What is research and development in business?

You may have heard the term research and development (R&D) in the context of business and be wondering exactly what it means or how it works. 

Many companies are able to make tax savings through R&D tax credits – but do not realise that they are available to them. Often, owner-managers might assume that a project must be highly technical to count as R&D, but you may be surprised by what the actual rules say. 

Here, we explain the way R&D works for tax purposes, and outline ways you may be able to make successful claims that reduce your tax liability. 

What is R&D tax relief?

R&D tax relief is given to a company that carries out a research project that makes a unique contribution or advancement in science or technology.

The project must be related to your company’s existing trade, or one you intend to use to start something new at the company. So, you wouldn’t be able to claim relief on a project that you complete in your own time or is not relevant to your industry, for instance.

Your business’s advancement in science or technology must be just that – an advancement. In other words, your project must solve a problem that no one has been able to solve, or make an innovative discovery that improves existing methods.

To help you design your project for R&D tax purposes, think about how you can:

  • develop new systems
  • customise or adapt processes to make them better
  • develop a new technology or product
  • devise a new method of production
  • create a new working process.

If you include test, trials and analysis periods as part of your project, you will have more information to assist your claim for tax relief towards it. 

What can you claim?

There are two types of R&D tax relief that companies can claim, the first being the SME R&D tax relief scheme, which is available to companies with fewer than 500 staff, a turnover below €100 million or a balance sheet total below €86 million.

Through the scheme, SMEs can deduct 130% of their qualifying R&D costs from their yearly profit, on top of the regular 100% deduction they’re entitled to.

Qualifying costs include costs on the project from when you start working on it until you make an advancement or the project is stopped.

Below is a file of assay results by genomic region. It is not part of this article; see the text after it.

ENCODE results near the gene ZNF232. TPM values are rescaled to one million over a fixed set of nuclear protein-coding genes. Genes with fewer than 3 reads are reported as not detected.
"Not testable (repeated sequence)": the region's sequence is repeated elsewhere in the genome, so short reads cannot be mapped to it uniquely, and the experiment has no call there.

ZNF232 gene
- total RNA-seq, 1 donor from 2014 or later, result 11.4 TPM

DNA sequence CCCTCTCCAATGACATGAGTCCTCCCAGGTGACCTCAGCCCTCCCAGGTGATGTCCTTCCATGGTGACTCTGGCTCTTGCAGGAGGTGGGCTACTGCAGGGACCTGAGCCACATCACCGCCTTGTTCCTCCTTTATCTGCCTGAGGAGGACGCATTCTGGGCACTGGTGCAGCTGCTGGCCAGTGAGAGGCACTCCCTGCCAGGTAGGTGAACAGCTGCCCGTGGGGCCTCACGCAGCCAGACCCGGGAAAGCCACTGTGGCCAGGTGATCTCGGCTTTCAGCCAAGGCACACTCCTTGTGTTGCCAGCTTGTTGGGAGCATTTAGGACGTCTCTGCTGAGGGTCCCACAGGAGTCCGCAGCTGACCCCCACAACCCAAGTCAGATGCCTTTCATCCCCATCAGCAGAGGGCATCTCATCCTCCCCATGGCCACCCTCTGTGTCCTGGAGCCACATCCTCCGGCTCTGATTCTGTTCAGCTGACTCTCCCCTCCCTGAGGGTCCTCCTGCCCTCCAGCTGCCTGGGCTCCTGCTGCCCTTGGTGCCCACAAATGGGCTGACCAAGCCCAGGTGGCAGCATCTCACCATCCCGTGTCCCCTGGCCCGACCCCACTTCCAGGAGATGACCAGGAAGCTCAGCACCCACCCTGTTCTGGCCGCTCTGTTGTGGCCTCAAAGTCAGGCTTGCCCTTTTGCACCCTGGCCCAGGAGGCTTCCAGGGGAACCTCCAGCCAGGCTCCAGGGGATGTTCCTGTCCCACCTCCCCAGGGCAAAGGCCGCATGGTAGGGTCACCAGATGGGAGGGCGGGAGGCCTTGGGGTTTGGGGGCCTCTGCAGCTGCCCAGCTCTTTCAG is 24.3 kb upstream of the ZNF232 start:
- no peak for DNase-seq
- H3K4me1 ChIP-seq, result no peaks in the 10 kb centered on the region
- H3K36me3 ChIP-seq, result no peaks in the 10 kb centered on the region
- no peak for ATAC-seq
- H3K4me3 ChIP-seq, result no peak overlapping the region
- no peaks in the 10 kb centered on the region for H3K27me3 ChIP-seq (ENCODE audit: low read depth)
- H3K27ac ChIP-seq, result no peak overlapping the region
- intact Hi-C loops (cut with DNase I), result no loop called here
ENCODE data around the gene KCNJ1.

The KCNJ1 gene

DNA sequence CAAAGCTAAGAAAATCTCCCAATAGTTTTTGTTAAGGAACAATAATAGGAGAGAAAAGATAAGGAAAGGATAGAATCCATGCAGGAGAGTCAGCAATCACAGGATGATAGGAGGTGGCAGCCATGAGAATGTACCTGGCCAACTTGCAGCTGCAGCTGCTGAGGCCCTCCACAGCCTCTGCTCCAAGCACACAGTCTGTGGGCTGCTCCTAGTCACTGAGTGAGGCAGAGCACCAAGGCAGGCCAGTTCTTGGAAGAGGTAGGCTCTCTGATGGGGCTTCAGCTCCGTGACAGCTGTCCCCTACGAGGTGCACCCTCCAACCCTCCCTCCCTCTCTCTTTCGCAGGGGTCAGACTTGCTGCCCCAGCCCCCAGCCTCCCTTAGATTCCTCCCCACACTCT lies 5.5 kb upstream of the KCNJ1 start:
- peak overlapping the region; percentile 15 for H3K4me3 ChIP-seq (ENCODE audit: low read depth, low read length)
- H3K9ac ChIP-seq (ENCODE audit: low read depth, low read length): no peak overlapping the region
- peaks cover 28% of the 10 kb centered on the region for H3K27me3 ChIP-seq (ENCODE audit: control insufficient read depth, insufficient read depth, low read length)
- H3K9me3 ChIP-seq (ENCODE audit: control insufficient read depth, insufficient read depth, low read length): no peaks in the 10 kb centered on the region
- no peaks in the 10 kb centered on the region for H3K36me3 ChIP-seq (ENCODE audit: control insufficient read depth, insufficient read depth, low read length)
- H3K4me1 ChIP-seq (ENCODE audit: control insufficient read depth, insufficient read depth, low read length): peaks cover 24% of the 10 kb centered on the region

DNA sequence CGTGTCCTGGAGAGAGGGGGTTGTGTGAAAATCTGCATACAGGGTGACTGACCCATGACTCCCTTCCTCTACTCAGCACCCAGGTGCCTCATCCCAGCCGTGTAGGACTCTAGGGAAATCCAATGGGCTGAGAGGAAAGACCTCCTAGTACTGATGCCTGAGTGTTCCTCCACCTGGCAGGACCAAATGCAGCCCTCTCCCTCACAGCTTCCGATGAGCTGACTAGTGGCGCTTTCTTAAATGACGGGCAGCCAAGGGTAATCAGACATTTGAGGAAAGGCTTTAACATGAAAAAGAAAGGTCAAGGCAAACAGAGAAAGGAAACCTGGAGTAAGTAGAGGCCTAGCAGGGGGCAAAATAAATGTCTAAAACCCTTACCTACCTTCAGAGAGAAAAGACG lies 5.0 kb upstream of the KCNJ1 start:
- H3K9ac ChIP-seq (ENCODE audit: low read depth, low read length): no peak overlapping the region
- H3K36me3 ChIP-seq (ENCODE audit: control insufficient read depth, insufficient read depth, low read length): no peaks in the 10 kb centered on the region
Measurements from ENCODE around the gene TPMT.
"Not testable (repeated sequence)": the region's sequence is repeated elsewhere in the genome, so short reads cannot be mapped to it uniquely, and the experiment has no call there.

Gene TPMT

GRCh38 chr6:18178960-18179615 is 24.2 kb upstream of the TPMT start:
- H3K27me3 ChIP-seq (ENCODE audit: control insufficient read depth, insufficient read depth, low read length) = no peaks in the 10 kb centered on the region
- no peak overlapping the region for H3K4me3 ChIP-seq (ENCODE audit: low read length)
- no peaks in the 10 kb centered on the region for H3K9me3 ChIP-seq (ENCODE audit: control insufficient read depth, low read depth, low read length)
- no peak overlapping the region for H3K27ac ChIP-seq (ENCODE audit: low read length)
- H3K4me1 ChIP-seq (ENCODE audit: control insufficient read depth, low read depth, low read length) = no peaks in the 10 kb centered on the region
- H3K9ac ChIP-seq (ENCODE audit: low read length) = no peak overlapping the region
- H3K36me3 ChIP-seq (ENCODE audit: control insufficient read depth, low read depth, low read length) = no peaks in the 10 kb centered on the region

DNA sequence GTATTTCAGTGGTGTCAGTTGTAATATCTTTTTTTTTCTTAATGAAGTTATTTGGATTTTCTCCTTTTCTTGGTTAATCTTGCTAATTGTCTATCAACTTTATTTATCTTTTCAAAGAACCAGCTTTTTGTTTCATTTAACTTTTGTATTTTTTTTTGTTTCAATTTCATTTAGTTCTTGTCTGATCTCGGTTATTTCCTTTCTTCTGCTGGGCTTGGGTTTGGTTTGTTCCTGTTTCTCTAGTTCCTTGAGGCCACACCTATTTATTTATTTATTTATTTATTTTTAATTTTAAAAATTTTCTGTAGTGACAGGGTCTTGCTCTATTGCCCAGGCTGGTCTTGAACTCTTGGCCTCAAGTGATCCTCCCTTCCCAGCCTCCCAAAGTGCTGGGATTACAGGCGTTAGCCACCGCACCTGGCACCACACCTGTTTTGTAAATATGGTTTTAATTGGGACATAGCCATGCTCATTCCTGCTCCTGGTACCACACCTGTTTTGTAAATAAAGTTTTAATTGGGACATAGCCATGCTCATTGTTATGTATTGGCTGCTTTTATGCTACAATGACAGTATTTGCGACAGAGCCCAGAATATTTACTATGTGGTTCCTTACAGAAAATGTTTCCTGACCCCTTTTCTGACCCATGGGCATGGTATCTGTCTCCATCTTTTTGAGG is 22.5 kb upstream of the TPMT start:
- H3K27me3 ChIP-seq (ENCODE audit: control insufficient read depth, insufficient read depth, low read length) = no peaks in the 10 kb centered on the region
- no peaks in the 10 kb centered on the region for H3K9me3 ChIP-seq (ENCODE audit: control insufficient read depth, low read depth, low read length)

You can also claim for your employee costs that were spent directly on the R&D project, including salaries, Class 1 National Insurance contributions and pension fund contributions – you can, however, only claim up to 65% of the relevant payments made to a third party you contracted for the project.

You may also claim tax relief for software licence fees you purchased for your project.

Second is the R&D expenditure credit (RDEC), which replaced the large company scheme in April 2016. It works much the same way as the SME R&D tax relief scheme in terms of what you can claim for, only the credit is calculated at 13% of your company’s qualifying R&D expenditure and is taxable as trading income. 

If you’re an SME, you can also apply for the RDEC if a larger company subcontracted you to do R&D and you have either:

  • received a grant or subsidy for your R&D project
  • expenditure which is more than the SME scheme aid cap.

How to claim R&D tax relief

To claim your relief, you will need to enter your enhanced expenditure into your full company tax return form (CT600) (or we can do it for you).

To calculate your enhanced expenditure, you need to:

  • work out the costs that went to R&D
  • reduce subcontractor or external staff provider payments to 65% of the original cost
  • add all costs together
  • multiply the figure by 130% (for the SME R&D tax relief) or 13% (RDEC) to get your expenditure credit.

You can claim R&D relief up to two years after the end of the accounting period it relates to. We highly recommend you use the online Government service to support your claim

You’ll need to provide details in your claim that explain how your project:

  • looked for, and aimed to achieve, an advance in science or technology
  • overcame scientific or technological uncertainty and how you did this
  • could not easily be worked out by a professional in the field

You’ll need to provide other details, including the start and end dates of the accounting period relating to the R&D activity, which we can help you put together. 

Talk to us for help with your R&D tax credit.

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